The first days of the Miami Open provide a great atmosphere to watch the stars of the WTA relax and practice before the chaos ensues later in the week. That said, Day 2 of the Miami Open offered a chance to see the completion of the qualifying competition and beginning of the first round for the ladies.
I started the day watching the first round encounter between Lara Arruabarrena and Natalia Vikhlyantseva. When I arrived, the Spaniard had just broken the Russian’s serve to take a 6-5 lead in the opening set. From this point in the match Arruabarrena took control, winning 7 out of the next 8 games to take the match 7-5, 6-1. Arruabarrena’s spin and variety were too much for an extremely erratic, Vikhlyantseva. It’s a shame because since starting her season off with a main draw win in Australia (after coming through qualies) and reaching the semifinal of Saint Petersburg, the Russian has been unable to win a match (besides beating Darija Jurak – a doubles specialist).
I think the Russian has the tools to play well, but I was puzzled by her forehand technique. Even though she gets her racquet head back early, she still seems to be late in making contact with the ball. Also, she doesn’t seem to rotate her shoulders on the follow through, possibly limiting the amount of pace she is able to generate. I don’t think the Russian’s game will ever be suited to Miami, given the slow and heavy conditions, and think she will find most of her success on fast indoor or grass courts.
To her own frustration, Vikhlyantseva made error after error, only sprinkled with some well-played points in between. On the other hand, I was impressed with the effectiveness of the Spaniard’s game; she played some sublime defense, used top-spin and slice shots to her advantage, and played off the pace of the Russian. I think that Arruabarrena has a chance to cause an out-of-form Begu some trouble in their second round encounter.
Next, I headed over to court 1 to watch a little of Naomi Osaka’s first round match against Kristina Kucova. There’s not much to say about this one, as Kucova doesn’t really have any qualities that could hurt the young Japanese woman. This coupled with the fact that she is playing for the first time since Melbourne (injury I believe) made the match particularly one-sided. That being said, I am impressed with the way Naomi was able to use controlled aggression, as it really reflects on the way she’s been putting together a consistent season.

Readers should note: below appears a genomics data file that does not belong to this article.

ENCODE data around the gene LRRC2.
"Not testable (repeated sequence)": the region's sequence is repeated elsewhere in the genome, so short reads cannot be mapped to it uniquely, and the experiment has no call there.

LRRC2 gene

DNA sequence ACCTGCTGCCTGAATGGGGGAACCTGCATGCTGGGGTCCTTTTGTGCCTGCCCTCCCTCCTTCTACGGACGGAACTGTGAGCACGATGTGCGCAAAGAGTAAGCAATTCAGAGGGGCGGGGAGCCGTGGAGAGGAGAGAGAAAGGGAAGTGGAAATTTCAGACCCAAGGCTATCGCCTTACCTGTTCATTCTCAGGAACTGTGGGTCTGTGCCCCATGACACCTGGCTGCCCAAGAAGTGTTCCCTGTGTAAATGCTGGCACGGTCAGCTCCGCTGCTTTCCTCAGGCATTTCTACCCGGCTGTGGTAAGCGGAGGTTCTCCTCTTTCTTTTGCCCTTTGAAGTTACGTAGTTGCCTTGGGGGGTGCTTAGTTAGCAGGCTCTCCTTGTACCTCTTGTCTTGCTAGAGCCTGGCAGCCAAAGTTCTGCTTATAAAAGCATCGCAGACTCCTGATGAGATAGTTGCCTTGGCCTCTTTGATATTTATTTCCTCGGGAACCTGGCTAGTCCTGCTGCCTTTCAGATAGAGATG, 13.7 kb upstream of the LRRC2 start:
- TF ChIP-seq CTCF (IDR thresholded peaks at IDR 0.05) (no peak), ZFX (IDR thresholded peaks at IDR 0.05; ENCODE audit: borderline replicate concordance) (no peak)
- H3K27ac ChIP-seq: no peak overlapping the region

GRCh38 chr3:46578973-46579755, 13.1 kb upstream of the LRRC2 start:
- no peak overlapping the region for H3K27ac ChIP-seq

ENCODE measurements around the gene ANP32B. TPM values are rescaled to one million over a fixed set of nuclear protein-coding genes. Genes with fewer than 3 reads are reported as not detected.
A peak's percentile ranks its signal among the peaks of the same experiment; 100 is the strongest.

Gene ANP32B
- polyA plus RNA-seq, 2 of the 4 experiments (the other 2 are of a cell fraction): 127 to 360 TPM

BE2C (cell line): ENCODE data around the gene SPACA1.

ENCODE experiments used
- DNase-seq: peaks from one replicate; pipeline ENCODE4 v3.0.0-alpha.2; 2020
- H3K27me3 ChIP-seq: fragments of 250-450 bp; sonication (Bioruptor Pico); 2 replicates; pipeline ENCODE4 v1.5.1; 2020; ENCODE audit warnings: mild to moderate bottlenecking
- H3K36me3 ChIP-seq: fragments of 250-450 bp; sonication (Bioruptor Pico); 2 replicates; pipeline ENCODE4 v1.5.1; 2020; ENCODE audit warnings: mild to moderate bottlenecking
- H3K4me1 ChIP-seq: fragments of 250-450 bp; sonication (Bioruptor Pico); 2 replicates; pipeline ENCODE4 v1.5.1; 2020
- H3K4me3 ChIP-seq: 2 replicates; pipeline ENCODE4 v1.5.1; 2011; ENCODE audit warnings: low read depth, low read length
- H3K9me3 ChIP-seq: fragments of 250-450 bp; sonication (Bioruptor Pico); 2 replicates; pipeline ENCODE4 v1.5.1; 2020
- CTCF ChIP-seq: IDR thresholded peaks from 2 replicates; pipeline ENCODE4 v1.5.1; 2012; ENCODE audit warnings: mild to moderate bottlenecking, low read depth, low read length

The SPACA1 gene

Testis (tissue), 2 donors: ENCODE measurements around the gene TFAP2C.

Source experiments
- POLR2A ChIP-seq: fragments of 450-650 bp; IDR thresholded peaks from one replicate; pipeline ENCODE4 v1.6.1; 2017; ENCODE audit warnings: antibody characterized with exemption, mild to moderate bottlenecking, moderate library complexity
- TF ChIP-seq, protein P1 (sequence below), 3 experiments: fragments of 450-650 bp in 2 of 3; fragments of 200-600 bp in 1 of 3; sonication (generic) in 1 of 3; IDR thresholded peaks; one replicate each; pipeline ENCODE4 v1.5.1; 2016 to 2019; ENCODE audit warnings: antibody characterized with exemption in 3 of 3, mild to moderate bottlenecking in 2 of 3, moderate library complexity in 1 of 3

I am looking forward to Osaka’s second round encounter with Halep, and given the Romanian’s current form, believe that this draw presents her a huge opportunity to possibly make the quarterfinals, as the other seeded players (Ekaterina Makarova, Caroline Garcia, and Samantha Stosur) have all been struggling with form. However, two unseeded floaters, Peng Shaui and Ashleigh Barty will not make it an easy task.
With Osaka up a set and a break, I went over to Court 5 to watch the qualifying match between Anastasia Potapova and Jana Cepelova. Potapova was coming off a huge win over Sakkari (more details in day 1 recap) and I was curious to see if she could maintain such a high level. The start of the match was extremely competitive, with both girls hitting extremely hard from the baseline and constructing some excellent points. However, a double fault at 3-4 from Potapova gifted the break to Cepelova, and seemed to heavily shift the momentum in the Slovak’s favor.